Dillon Mailing and Printing is celebrating its 90th anniversary, and recently completed the build out of new space at 114 Shield Street in West Hartford.
By Ronni Newton
Dillon Mailing and Printing is now in its third generation as a family-owned business, and as they celebrate a milestone 90th anniversary and enter the 10th decade the company has just unveiled brand new office and production space at 114 Shield Street in West Hartford.
With the progress of technology, it’s not always necessary to physically expand to improve and grow. In fact, while Dillon’s new space appears airy and expansive, state-of-the art equipment will allow the company to continue to flourish despite occupying roughly 8,000 square feet – a footprint that is significantly smaller than the 30,000 square feet they formerly utilized in another section of the Shield Street building.
About two years ago, Dillon purchased several new pieces of machinery, said Operations Manager Amy Kennedy. “With the newer equipment, we didn’t need that much space,” she said. Upgraded IT infrastructure also takes up less square footage.
Keeping up with the latest technology – as well as adapting to changing trends in the mailing and printing industry – has allowed Dillon Mailing and Printing to continue to prosper for 90-plus years.
The company was founded on Pearl Street in Hartford in 1931 by Richard J. Dillon, and later run by his son, Richard W. Dillon. John Dillon, the grandson of the founder, is the third Dillon to own the business. In a nod to the company’s legacy, historical photos of previous locations decorate the entryway of the new space – a section of which was formerly a loading dock.
Company employees were resourceful in design of the new area, up-cycling furniture and utilizing barn doors and other elements to enhance the natural industrial style of the building.
Kennedy said that today, Dillon’s target clients include small businesses that can’t afford their own marketing departments – for which they often take on the design work as well as mailings to acquired lists. They work with many nonprofits ranging from large organizations to those which operate under the control of all-volunteer boards, and also specialize in work on political campaigns.
Dillon continued operating throughout the COVID-19 pandemic as an essential business, and Kennedy said during that time experienced an increase in projects for municipal clients. Their fulfillment orders also expanded because there were significantly fewer in-person events where items could be handed out, and nonprofits also had a greater need for the design and mailing of fundraising messaging to a targeted audience – sometimes at reduced postal rates they may have been previously unaware they qualified for.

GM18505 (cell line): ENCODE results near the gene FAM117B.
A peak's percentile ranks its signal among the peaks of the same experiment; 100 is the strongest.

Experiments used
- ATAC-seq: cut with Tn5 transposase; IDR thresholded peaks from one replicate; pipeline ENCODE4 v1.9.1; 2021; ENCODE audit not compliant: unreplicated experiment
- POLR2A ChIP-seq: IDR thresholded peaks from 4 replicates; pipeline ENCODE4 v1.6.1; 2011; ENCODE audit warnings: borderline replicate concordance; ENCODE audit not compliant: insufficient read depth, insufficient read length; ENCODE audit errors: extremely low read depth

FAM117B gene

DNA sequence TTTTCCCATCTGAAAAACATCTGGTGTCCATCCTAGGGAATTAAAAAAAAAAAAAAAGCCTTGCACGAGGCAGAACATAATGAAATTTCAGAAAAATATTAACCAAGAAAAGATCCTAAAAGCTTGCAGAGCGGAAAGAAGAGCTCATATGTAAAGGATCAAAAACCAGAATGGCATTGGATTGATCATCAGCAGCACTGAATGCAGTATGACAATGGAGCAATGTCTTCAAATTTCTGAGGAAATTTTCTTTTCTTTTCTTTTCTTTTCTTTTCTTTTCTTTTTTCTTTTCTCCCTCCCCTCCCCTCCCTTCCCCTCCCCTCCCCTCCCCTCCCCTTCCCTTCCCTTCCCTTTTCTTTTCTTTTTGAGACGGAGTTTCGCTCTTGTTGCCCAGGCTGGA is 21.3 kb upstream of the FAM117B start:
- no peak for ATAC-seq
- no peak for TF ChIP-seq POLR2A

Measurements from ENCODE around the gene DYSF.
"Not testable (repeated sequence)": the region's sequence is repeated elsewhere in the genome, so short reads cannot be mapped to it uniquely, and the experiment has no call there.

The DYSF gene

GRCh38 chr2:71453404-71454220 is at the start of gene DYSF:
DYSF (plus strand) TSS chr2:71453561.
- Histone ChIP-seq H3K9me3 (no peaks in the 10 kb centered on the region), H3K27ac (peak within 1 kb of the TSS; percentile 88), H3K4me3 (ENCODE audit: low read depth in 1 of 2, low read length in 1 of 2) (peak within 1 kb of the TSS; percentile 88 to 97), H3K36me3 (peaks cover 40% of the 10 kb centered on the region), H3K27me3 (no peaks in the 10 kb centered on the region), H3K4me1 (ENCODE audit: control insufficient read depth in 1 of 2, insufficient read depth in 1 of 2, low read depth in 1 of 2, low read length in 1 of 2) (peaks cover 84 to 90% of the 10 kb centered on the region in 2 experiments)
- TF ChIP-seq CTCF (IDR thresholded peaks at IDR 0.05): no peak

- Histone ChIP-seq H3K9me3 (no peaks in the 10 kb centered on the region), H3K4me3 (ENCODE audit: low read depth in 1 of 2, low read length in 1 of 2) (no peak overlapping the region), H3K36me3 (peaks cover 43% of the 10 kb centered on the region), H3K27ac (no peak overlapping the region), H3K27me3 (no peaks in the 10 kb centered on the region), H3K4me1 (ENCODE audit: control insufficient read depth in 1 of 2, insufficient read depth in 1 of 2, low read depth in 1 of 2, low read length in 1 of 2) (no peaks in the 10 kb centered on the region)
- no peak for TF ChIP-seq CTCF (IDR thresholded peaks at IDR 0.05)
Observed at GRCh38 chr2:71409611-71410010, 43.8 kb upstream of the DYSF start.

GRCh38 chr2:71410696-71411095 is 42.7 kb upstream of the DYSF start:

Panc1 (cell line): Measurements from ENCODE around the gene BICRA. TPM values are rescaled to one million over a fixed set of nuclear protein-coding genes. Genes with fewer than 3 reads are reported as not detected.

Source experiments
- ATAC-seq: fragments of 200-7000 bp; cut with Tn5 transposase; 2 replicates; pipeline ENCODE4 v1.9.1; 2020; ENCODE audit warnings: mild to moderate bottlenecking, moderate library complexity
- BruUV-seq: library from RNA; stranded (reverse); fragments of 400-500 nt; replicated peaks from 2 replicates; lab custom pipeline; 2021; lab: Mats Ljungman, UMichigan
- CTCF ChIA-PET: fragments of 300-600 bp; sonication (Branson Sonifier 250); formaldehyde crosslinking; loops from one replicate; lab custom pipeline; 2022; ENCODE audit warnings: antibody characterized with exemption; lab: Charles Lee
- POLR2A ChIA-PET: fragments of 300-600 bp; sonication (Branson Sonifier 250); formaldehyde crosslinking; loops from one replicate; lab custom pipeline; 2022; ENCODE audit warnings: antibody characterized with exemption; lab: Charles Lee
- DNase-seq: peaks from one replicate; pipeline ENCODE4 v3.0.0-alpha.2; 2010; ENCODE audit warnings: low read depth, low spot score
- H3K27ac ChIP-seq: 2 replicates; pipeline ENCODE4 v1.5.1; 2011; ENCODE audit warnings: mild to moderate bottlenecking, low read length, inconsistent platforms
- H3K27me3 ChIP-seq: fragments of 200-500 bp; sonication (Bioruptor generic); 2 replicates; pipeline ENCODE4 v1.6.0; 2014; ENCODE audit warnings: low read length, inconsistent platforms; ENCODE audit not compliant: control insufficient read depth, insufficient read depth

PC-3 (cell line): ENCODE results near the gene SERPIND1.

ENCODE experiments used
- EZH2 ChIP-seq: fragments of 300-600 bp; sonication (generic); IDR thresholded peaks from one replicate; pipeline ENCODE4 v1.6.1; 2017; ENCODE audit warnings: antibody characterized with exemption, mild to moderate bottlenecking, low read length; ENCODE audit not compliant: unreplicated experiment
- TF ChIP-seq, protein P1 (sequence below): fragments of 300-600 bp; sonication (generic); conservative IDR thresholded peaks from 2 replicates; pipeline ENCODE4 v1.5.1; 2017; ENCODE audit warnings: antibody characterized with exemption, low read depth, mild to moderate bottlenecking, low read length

As the business has evolved, data analysis also plays a greater role.
“We used to ‘spray and pray,’ a million pieces,” Kennedy said. Now mailing is much more targeted on the front end, and includes the use of personalized messaging.
Older equipment relied on dryers, but the smaller, newer equipment utilizes UV to dry the ink.
One state-of-the-art piece of equipment utilizes a camera system to match up names on letters, envelopes, and other relevant materials. That machine alone reduces labor cost by almost one-third, eliminating a task that previously was manual, Kennedy said.
Some projects require only a handful of customized deliverables, and it really depends on the clients’ needs, Kennedy said.
“The data piece is really important,” she said, and for some clients that’s all they are hired to do. “We can do just data, or just design, or work with other printers, agencies, graphic designers. We typically start by looking at their challenges and goals,” Kennedy said of prospective clients.
Some clients, she said, may contract with Dillon just for the “complicated, stinky jobs,” such as when there are dozens of different versions of a mailing that needs to be distributed.
Dillon Mailing and Printing’s complete list of services, described in greater detail on their website, includes graphic design, printing, mailing, list acquisition, storage, and marketing.
“We like to build relationships,” Kennedy said, and are honest about their recommendations of what will best meet goals.
While some clients are in the Hartford area, Dillon Mailing and Printing is more than just a regional business. Kennedy said they are mostly an East Coast operation, with customers from Maine through Florida. Their own business development occurs mainly through word-of-mouth recommendations, particularly with the network of the nonprofit world.
Dillon Mailing and Printing currently employs 15 people in the West Hartford location, many of whom have years of service to the business. Kennedy has been with Dillon Mailing and Printing for 19 years, and the two other front-end employees, Data Services Manager Randy Zimmerman and Production Manager Arnold Jackson, have both been with the company for 21 years.
Kennedy said a recent hire is part of the Futures Inc. transition program. Futures Inc., also headquartered in West Hartford, provides services and training opportunities for individuals with disabilities.
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